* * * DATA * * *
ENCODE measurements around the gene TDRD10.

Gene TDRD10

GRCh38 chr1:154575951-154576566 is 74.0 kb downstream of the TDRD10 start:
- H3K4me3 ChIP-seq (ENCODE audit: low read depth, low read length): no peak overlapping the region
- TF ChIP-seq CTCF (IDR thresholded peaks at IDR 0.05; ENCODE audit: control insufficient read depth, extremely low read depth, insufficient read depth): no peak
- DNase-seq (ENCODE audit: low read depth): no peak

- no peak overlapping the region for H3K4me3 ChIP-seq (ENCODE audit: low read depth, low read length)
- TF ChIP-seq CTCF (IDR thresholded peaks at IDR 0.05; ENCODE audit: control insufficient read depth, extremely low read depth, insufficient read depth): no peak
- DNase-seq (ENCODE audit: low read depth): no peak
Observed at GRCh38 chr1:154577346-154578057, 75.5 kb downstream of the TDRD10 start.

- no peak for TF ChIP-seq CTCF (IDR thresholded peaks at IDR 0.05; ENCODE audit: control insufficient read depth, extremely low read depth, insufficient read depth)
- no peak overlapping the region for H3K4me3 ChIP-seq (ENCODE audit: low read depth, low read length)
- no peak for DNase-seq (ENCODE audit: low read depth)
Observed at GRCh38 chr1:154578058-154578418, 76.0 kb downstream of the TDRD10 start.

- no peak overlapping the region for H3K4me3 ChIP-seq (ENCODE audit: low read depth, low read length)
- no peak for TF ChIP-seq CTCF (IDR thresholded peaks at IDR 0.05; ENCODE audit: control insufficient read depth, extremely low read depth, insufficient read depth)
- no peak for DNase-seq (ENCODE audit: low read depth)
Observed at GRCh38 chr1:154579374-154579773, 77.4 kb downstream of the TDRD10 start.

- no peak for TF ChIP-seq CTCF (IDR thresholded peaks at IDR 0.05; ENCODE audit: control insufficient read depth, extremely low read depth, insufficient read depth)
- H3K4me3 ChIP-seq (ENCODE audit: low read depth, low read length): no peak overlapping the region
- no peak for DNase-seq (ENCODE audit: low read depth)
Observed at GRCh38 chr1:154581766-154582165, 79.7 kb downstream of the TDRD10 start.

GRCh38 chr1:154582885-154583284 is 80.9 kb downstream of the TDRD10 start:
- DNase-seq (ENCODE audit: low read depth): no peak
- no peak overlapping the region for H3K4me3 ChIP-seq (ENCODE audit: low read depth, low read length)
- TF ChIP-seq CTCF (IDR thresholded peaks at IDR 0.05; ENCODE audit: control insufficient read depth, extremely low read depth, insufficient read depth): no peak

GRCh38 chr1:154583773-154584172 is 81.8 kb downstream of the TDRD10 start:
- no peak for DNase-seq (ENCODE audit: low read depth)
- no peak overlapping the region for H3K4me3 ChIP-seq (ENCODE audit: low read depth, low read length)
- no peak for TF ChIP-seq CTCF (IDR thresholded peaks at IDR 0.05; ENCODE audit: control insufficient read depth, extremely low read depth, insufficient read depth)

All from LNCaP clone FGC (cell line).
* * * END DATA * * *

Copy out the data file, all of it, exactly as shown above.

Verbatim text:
ENCODE measurements around the gene TDRD10.

Gene TDRD10

GRCh38 chr1:154575951-154576566 is 74.0 kb downstream of the TDRD10 start:
- H3K4me3 ChIP-seq (ENCODE audit: low read depth, low read length): no peak overlapping the region
- TF ChIP-seq CTCF (IDR thresholded peaks at IDR 0.05; ENCODE audit: control insufficient read depth, extremely low read depth, insufficient read depth): no peak
- DNase-seq (ENCODE audit: low read depth): no peak

- no peak overlapping the region for H3K4me3 ChIP-seq (ENCODE audit: low read depth, low read length)
- TF ChIP-seq CTCF (IDR thresholded peaks at IDR 0.05; ENCODE audit: control insufficient read depth, extremely low read depth, insufficient read depth): no peak
- DNase-seq (ENCODE audit: low read depth): no peak
Observed at GRCh38 chr1:154577346-154578057, 75.5 kb downstream of the TDRD10 start.

- no peak for TF ChIP-seq CTCF (IDR thresholded peaks at IDR 0.05; ENCODE audit: control insufficient read depth, extremely low read depth, insufficient read depth)
- no peak overlapping the region for H3K4me3 ChIP-seq (ENCODE audit: low read depth, low read length)
- no peak for DNase-seq (ENCODE audit: low read depth)
Observed at GRCh38 chr1:154578058-154578418, 76.0 kb downstream of the TDRD10 start.

- no peak overlapping the region for H3K4me3 ChIP-seq (ENCODE audit: low read depth, low read length)
- no peak for TF ChIP-seq CTCF (IDR thresholded peaks at IDR 0.05; ENCODE audit: control insufficient read depth, extremely low read depth, insufficient read depth)
- no peak for DNase-seq (ENCODE audit: low read depth)
Observed at GRCh38 chr1:154579374-154579773, 77.4 kb downstream of the TDRD10 start.

- no peak for TF ChIP-seq CTCF (IDR thresholded peaks at IDR 0.05; ENCODE audit: control insufficient read depth, extremely low read depth, insufficient read depth)
- H3K4me3 ChIP-seq (ENCODE audit: low read depth, low read length): no peak overlapping the region
- no peak for DNase-seq (ENCODE audit: low read depth)
Observed at GRCh38 chr1:154581766-154582165, 79.7 kb downstream of the TDRD10 start.

GRCh38 chr1:154582885-154583284 is 80.9 kb downstream of the TDRD10 start:
- DNase-seq (ENCODE audit: low read depth): no peak
- no peak overlapping the region for H3K4me3 ChIP-seq (ENCODE audit: low read depth, low read length)
- TF ChIP-seq CTCF (IDR thresholded peaks at IDR 0.05; ENCODE audit: control insufficient read depth, extremely low read depth, insufficient read depth): no peak

GRCh38 chr1:154583773-154584172 is 81.8 kb downstream of the TDRD10 start:
- no peak for DNase-seq (ENCODE audit: low read depth)
- no peak overlapping the region for H3K4me3 ChIP-seq (ENCODE audit: low read depth, low read length)
- no peak for TF ChIP-seq CTCF (IDR thresholded peaks at IDR 0.05; ENCODE audit: control insufficient read depth, extremely low read depth, insufficient read depth)

All from LNCaP clone FGC (cell line).